NILE RODGERS & MADONNA
The night that I saw Madonna perform at the Paradise Garage, was the second time I’d seen her do her thing. I’d caught her earlier that year at a three-quarters empty Roxy on 18 Street- downtown Hip Hop central in mid ’80s Manhattan, and the scene of a weekly bohemian party that Afrikka Bambata presided over. Her performance of “Like A Virgin” at the Garage didn’t quite connect with me, and at that time, it was unclear that this would be the record that would break her out of the clubs for good and turn her into a worldwide arena attraction- after all, you had to see the video to fully understand her appeal. It was also unclear at the time (to me) that the co-founder of CHIC had produced the record. She performed the song to track while wearing lingerie and writhing on a four-poster bed. The audience seemed to like it.
I heard the first CHIC single in what must have been late ’77. The smash “Dance, Dance, Dance” was wrecking havoc at every house party or jam that I attended in Soul City. Disco had a grip on the game, and I was not that into the genre. I’d been steeped in the soul, funk and jazz that had been the roots of the somewhat sanitized sound that was all the rage. Bands like Earth Wind & Fire; Kool & The Gang, War and Mandrill who’d been able to coexist peaceably on Black FM outlets along with the productions of Philadelphia’s Gamble and Huff were altering their grooves to fit in. A marketplace filled with leaders was littered with the bodies of followers. Shit was corny.
But there was some different flavor about this CHIC record. The first and most noticeable thing was the torrid bass playing of the late Bernard Edwards, and the almost militaristic approach of the female vocalists exhorting you to “Dance, Dance Dance” on the chorus. The other thing was the way the strings and horns locked up. They were bigger, and more cinematic than anything else going on at the time. It was as though you were dancing to a funky orchestra and the singers were shouting at you. At the time, I liked it but I didn’t take it very seriously I thought that it was a novelty record. Unbeknownst to me, Nile Rodgers, the guitar player and Edwards, who had written and produced the record together were at the beginning of establishing themselves as the two guys who would best define and most transcend the disco era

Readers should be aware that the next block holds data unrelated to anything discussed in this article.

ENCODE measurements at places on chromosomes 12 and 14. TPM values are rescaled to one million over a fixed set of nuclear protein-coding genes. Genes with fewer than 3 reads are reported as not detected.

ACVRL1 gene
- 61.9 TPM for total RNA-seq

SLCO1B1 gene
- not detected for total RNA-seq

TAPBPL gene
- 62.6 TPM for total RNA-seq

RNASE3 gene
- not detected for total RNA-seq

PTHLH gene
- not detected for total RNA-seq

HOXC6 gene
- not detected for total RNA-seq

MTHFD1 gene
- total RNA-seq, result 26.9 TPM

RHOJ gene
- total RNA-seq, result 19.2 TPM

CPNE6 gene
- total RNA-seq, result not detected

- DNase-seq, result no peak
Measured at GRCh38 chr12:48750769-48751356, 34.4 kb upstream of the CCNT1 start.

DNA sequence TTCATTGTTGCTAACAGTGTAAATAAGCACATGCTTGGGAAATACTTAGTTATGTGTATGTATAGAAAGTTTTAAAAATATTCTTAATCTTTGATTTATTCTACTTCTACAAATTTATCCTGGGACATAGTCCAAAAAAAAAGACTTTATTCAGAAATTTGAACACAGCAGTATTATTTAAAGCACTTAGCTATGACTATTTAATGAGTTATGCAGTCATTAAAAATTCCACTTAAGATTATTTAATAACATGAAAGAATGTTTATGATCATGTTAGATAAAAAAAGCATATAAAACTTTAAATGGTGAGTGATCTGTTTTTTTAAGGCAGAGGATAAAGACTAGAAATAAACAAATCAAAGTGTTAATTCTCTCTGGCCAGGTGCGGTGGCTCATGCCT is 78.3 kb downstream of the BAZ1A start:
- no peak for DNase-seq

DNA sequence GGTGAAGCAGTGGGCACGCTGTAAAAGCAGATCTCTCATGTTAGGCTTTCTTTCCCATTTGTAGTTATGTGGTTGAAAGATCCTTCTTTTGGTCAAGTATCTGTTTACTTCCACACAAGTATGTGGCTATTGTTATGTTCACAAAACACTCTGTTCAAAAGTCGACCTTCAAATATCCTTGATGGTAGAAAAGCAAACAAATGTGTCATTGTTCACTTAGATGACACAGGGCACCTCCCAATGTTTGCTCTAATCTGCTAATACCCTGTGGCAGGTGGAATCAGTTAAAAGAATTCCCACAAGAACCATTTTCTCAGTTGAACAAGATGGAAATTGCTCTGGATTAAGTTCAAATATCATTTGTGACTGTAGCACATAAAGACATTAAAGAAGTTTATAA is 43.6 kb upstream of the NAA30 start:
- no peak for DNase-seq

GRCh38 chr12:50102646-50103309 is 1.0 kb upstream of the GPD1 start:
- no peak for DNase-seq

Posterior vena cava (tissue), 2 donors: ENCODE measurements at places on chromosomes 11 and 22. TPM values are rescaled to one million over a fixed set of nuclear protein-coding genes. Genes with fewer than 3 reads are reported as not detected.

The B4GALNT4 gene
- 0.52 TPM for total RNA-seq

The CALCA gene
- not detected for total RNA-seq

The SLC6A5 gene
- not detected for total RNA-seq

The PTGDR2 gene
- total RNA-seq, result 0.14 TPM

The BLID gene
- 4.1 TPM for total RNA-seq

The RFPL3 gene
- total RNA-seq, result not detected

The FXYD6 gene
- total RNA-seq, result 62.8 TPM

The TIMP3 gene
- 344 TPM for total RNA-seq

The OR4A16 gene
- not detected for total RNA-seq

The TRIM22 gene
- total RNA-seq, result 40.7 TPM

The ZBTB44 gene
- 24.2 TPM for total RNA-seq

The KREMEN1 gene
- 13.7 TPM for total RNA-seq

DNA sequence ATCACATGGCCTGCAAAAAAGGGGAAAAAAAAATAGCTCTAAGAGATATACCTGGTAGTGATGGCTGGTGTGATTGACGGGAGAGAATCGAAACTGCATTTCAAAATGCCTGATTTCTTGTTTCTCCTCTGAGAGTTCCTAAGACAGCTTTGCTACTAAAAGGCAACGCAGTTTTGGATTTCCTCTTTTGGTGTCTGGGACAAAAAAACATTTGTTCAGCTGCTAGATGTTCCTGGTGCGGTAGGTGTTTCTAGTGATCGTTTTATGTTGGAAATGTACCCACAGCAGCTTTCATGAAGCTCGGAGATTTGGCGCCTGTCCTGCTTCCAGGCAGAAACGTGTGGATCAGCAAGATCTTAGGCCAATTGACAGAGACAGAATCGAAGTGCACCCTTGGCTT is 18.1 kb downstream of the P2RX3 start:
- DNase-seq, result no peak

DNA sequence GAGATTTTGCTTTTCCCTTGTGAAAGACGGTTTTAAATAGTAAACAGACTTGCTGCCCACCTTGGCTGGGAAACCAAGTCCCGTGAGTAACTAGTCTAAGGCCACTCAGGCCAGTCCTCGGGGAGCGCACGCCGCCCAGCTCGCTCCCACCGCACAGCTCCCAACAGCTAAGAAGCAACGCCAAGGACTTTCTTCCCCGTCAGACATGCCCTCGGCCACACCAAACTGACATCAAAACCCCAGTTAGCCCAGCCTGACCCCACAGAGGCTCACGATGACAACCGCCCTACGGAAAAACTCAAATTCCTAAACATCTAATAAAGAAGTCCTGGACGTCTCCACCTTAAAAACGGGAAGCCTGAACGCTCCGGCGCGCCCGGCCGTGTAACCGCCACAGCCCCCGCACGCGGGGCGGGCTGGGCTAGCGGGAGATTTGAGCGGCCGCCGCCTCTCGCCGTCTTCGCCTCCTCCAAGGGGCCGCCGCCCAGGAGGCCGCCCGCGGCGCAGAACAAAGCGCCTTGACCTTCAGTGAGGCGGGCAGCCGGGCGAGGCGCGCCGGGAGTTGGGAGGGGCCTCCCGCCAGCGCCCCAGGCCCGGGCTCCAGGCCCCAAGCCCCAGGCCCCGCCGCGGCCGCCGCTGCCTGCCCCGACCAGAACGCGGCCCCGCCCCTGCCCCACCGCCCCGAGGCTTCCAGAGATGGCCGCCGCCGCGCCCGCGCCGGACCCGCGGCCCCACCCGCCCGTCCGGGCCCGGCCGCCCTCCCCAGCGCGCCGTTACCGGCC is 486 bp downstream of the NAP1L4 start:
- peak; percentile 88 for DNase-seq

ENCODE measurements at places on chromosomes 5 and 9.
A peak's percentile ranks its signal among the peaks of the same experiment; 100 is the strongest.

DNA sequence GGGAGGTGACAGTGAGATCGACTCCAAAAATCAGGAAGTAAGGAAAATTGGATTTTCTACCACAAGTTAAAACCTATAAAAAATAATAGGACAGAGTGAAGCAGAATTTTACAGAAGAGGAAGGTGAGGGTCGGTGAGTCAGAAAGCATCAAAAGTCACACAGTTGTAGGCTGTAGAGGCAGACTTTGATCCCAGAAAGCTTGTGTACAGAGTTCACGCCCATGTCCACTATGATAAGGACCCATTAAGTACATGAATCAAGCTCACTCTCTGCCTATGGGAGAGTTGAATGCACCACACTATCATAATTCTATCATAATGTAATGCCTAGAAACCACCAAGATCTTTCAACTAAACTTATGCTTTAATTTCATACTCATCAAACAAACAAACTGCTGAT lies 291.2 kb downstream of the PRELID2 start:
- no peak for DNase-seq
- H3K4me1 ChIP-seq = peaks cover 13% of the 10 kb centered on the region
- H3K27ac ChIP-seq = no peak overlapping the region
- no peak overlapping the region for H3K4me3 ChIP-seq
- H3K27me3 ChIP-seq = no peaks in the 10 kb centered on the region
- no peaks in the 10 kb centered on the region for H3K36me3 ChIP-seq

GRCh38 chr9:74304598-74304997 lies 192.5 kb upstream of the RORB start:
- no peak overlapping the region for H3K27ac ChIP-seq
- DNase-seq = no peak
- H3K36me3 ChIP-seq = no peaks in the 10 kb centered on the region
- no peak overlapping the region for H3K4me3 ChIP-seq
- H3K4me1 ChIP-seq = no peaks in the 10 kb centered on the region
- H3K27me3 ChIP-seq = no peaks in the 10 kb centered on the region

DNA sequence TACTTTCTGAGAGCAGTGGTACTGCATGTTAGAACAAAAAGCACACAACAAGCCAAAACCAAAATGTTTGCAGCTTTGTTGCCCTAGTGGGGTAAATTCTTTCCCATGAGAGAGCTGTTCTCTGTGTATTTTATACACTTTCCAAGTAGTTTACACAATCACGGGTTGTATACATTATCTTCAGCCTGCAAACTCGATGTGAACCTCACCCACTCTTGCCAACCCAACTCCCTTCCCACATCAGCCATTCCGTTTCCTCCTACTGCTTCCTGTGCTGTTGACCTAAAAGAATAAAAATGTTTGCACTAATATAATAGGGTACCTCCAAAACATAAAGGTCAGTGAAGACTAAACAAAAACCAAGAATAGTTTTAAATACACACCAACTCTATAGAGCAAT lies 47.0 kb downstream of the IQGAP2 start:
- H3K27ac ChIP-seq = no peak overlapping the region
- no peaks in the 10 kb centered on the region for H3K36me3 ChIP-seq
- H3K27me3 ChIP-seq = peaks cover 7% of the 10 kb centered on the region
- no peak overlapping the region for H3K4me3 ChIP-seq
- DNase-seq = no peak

Eventually, Nile Rodgers and I became friends. Like me, he was a regular on the New York club scene in the ’80s and ’90s. We became friends while hanging out at the old show biz cafeteria, Nell’s around ’86 or ’87 on Manhattan’s 14th Street- it was the place to be for anyone who was anyone in music, film, fashion, sports, media or any other hustle at the time. I was an up and coming record man and he was simply the man. Because of his work with CHIC, he became responsible for the dominant sound of the New York of my youth, a white-hot town where funkiness spilled out of radios, rebellious DJs stole power from Con Ed, threw parties in any spaces they could find, and clubs and club goers held a special place in the life of “The City”.
His productions were numerous, and massive. His groove brought David Bowie & Diana Ross back to prominence, provided a viable launching pad for Luther Vandross, gave Sister Sledge their most memorable tracks, made Duran Duran serious and as I previously detailed, broke Madonna worldwide. Along with Edwards, he created the most valuable thing that a producer can have-a signature sound.